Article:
3. A doll assembly according to claim 2 in which said noise generator means comprises a suction cup connected to said block, and a membrane mounted on said frame in alignment with said suction cup, said suction cup being movable with said block into engagement with said membrane when said rotatable member is turned in said first selected direction to operate said noise generator means.
4. A doll assembly according to claim 3 in which said noise generator means also includes a chamber mounted on said frame and having at least one open end, said membrane being stretched across the open end of said chamber.
5. A doll assembly according to claim 1 in which said hollow head portion has a pair of eye socket apertures, said assembly also including a pair of eyeball portions mounted on said frame adjacent said eye socket apertures, said eyeball portions being movable between a normally eye-open position and an eye-closed position, and actuating means operatively coupling said eyeball portions and said rotatable member for moving said eyeball portions from said eye-open position to said eye-closed position in response to rotation of said rotatable member in a second selected direction opposite to said first selected direction.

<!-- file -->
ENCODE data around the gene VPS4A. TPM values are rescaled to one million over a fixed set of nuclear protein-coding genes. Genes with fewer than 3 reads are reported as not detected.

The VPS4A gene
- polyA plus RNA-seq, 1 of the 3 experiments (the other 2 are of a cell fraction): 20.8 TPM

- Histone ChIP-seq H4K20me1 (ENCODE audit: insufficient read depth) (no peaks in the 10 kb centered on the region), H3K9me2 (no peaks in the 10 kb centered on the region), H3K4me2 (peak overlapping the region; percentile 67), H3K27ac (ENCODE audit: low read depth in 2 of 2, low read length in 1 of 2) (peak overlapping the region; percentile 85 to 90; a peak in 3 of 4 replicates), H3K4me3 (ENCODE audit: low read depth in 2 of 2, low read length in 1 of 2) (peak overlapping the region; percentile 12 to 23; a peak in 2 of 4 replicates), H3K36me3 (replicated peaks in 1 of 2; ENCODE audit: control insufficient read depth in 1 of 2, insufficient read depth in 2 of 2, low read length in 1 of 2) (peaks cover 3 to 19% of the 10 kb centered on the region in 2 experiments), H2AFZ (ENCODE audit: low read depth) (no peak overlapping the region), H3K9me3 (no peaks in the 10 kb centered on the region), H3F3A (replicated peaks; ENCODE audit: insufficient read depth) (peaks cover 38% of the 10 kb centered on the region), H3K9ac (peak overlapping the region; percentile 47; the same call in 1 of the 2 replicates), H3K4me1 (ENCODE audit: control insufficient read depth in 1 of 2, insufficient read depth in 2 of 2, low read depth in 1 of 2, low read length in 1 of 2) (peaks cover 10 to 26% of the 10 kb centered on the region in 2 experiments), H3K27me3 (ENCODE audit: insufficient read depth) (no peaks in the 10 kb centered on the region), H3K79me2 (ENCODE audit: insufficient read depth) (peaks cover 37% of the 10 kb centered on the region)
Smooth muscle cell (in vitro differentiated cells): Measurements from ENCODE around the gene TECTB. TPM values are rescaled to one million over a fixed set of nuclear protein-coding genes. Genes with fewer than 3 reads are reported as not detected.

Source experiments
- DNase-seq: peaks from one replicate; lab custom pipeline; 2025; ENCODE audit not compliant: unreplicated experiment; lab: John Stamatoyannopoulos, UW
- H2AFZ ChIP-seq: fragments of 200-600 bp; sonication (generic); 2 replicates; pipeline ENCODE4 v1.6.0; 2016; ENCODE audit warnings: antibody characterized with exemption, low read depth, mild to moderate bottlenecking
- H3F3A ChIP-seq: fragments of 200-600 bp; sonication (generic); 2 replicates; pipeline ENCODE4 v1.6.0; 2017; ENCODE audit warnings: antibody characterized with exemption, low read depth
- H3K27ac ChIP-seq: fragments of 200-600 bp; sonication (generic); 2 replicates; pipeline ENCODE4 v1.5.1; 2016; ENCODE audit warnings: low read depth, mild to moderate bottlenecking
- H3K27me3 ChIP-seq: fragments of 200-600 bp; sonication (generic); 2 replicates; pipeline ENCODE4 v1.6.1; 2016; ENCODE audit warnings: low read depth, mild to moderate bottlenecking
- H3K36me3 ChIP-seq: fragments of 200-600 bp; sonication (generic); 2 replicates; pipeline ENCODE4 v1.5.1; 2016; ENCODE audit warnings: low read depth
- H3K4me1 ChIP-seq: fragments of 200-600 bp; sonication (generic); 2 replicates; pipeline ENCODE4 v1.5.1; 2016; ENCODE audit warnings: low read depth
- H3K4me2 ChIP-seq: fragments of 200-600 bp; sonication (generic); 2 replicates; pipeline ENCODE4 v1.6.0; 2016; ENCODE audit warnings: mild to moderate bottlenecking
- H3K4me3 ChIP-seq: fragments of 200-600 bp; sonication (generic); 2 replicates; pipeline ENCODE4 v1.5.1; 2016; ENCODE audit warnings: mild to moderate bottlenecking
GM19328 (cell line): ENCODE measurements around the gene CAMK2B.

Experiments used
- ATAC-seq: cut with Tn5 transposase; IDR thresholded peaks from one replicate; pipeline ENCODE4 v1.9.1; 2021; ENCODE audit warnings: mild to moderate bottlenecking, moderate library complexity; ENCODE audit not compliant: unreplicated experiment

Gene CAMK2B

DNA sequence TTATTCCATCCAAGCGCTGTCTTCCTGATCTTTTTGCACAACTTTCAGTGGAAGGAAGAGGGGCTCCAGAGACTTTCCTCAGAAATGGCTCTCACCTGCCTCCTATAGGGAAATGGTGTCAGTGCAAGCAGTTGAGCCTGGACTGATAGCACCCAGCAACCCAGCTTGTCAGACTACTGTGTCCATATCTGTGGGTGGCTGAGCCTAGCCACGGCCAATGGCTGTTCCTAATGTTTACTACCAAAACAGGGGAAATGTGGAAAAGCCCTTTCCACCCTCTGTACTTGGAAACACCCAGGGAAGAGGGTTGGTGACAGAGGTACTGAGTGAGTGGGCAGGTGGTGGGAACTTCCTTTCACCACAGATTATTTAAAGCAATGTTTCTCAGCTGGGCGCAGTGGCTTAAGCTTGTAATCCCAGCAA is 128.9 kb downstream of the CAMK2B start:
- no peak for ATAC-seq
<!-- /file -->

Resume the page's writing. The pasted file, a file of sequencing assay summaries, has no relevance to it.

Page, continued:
6. A doll assembly according to claim 4 in which said rotatable member is mounted on a shaft journalled in said frame, and in which a bar connects said eyeball portions said shaft having a lever projecting therefrom and aligned with said bar, said lever being positioned to engage said bar and move the latter in a direction to turn said eyeball portions to said eye-closed position in response to turning movement of said rotatable member in said second selected direction.
7. A doll assembly according to claim 1 in which said rotatable member is mounted on a shaft journalled in said frame, in which said actuator member comprises a block slidably mounted on said frame, in which said means coupling said rotatable member with said actuator member comprises an eccentric member mounted on said shaft and engaging said block, and in which said first coupling means comprises a pair of string members extending from said block to the respective cheek portions.
8. A doll assembly according to claim 5 which also includes a pair of spaced guide members mounted on said frame, each of said string members passing over a respective guide member.
Description

The present invention relates in general to toys and more particularly, to a doll which simulates the natural actions of an infant feeding from a bottle by closing its eyes and simulating a sucking action with its cheeks while producing a sucking noise.